Biography of Robert Peel

Portrait of Sir Robert Peel

Robert Peel was a nineteenth century statesman and Prime Minister known for starting the police in Britain.

When and Where was he Born?

5th February 1788, Chamber Hall, Bury, Lancashire, England.

Family Background:

Robert Peel was the son of Sir Robert Peel from whom he inherited a great fortune and Ellen Yates.


Harrow School. Christ Church College, Oxford.

Timeline of Robert Peel:

1804: Peel visits the Houses of Parliament for the first time with his father. He saw both William Pitt the Younger and Charles James Fox in action.

1805: Peel goes up to Oxford where he studies classics and philosophy.

1809: He becomes M.P. for the Irish town of Cashel City in Tipperary after his father asks Sir Arthur Wellesley (Duke of Wellington) to nominate him. There are only twenty-four voters in the borough and no electoral contest is held.

1810: Prime Minster Spencer Perceval appoints him Under Secretary for War and the Colonies at the tender age of 22.

1812: He moves seats to Chippenham which is another place with few voters.

1817: Peel becomes M.P. for Oxford University after his outspoken attack on Catholic emancipation.

1819: He is appointed as Chairman of the Parliamentary Committee on Finance.

1820: He marries Julia Floyd.

1822: He is appointed as Home Secretary.

1823: He reduces the number of crimes which carry the death sentence.

1827: George Canning becomes Prime Minister and Peel resigns because of his pro stance on catholic emancipation.

1828: With the Accession of the Duke of Wellington as Prime Minister Peel again becomes Home Secretary.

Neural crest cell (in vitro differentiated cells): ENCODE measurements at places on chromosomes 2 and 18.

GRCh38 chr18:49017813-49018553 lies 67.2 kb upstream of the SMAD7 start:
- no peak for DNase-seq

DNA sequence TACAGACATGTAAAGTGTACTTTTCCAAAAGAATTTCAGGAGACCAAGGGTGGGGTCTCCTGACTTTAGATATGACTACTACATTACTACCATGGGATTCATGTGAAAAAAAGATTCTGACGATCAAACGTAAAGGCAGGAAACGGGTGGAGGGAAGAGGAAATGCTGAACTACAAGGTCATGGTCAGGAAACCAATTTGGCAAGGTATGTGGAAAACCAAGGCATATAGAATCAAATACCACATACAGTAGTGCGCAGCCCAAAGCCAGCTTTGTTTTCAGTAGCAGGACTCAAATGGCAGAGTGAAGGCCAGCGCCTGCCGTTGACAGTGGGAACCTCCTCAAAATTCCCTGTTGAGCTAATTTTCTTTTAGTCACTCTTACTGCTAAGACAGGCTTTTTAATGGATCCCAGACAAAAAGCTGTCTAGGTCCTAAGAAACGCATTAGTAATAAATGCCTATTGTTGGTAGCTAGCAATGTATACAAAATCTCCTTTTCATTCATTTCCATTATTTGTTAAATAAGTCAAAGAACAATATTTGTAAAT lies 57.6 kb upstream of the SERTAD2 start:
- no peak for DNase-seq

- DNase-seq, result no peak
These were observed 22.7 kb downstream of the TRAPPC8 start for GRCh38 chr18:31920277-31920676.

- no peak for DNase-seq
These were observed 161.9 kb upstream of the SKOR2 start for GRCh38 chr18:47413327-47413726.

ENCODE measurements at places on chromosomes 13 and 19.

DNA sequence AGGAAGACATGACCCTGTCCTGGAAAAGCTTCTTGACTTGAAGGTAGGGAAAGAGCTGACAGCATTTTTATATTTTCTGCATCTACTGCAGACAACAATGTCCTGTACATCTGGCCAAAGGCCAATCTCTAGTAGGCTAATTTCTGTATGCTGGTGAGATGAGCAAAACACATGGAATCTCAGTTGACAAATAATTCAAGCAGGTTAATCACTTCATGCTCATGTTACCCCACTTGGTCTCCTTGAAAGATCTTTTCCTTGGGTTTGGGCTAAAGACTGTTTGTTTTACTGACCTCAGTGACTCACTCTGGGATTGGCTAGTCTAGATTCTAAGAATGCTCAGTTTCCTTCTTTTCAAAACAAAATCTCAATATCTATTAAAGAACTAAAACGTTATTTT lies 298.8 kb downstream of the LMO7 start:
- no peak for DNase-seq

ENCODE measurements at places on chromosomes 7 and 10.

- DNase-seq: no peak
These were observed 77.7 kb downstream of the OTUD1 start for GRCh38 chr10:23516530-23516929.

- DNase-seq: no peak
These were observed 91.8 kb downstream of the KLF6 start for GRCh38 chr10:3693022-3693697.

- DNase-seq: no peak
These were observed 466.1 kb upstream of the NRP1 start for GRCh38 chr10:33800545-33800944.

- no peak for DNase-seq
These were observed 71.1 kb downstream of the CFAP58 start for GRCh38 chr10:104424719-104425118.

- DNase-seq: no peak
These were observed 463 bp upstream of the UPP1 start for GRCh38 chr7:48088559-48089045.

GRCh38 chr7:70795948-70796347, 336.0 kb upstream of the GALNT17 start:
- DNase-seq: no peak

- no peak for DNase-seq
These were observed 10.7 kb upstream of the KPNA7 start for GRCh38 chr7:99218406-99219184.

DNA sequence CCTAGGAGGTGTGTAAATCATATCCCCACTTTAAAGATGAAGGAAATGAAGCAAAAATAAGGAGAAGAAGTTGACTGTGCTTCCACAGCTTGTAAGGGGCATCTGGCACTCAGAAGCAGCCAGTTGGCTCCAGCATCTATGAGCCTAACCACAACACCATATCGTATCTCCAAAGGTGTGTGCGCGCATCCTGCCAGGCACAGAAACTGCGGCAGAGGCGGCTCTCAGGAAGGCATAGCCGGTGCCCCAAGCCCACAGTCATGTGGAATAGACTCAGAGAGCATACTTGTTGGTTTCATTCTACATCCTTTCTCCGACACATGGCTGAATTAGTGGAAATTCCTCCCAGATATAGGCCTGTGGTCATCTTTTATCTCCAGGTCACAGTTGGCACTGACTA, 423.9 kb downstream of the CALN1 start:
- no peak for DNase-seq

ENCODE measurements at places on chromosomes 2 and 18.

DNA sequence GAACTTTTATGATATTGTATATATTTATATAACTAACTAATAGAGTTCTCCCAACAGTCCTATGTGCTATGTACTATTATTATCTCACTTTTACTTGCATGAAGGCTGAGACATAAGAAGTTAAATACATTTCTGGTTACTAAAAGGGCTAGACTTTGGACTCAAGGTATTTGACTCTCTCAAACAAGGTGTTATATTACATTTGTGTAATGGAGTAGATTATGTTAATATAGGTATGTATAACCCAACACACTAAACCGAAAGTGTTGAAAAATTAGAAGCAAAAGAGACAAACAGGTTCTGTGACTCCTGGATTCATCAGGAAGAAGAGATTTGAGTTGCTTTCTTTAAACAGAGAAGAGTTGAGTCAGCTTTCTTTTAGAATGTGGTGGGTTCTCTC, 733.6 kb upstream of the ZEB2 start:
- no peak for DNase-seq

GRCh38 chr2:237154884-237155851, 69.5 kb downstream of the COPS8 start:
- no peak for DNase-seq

1829: He returns to parliament for another “Rotten Borough,” this time Westbury in Wiltshire. Passing of the Metropolitan Police Act.

1830: Death of Peel’s father and he becomes a baronet. At the General Election he is returned for Tamworth in Staffordshire, his father’s old seat. He resigns later in the year after the government is defeated on the issue of parliamentary reform.

1832: The Whigs are defeated on parliamentary reform but Peel refuses to serve in a Tory party that is dedicated to reform.

1834: The Whig Government of Earl Grey was dismissed by King William the Fourth, who appointed Peel as the new Prime Minister of a minority government and issues the Tamworth Manifesto which says that the Tories will accept partial reform.

Statue of Robert Peel, Manchester
Statue of Robert Peel in Piccadilly Gardens, Manchester (copyright Anthony Blagg)

1835: The Tories are defeated by a coalition of Whigs and Radicals.

1837: Peel increases support for the Tories at the General Election.

1841: The Whigs are finally defeated at the General Election and Peel becomes Prime Minster of a majority Government.

1842: Peel’s first budget paves the way for free trade. He introduces the Mines Act which forbade the employment of women and children underground.

1844: Peel threatens to resign over the Factory Act which reduced working hours for women and children. It is eventually passed.

1846: Repeal of the Corn Laws. Many Tories fail to back Peel on this issue. This Act was to help feed Ireland who were suffering from a potato famine. He then resigns his post after being defeated on the Coercion Bill for Ireland.

1847: The Whigs (Liberals) win the General Election.

1848: He supports the Chancellor of the Exchequer on the retention of Income Tax and higher spending on the armed forces.

1849: Peel refuses to take a post in the Liberal Government. Supports to repeal of the Navigation Act.

1850: His final act is to urge non intervention in the policies of other governments.

When and Where did he Die?

2nd July 1850, London after a riding accident.

Age at Death:



1820: To Julia Floyd.

Site of Grave:

St. Peter’s Church, Drayton Bassett, Staffordshire, England.

Places of Interest:


Metropolitan Police Museum, Room 1334, New Scotland Yard, SW1H 0BG.

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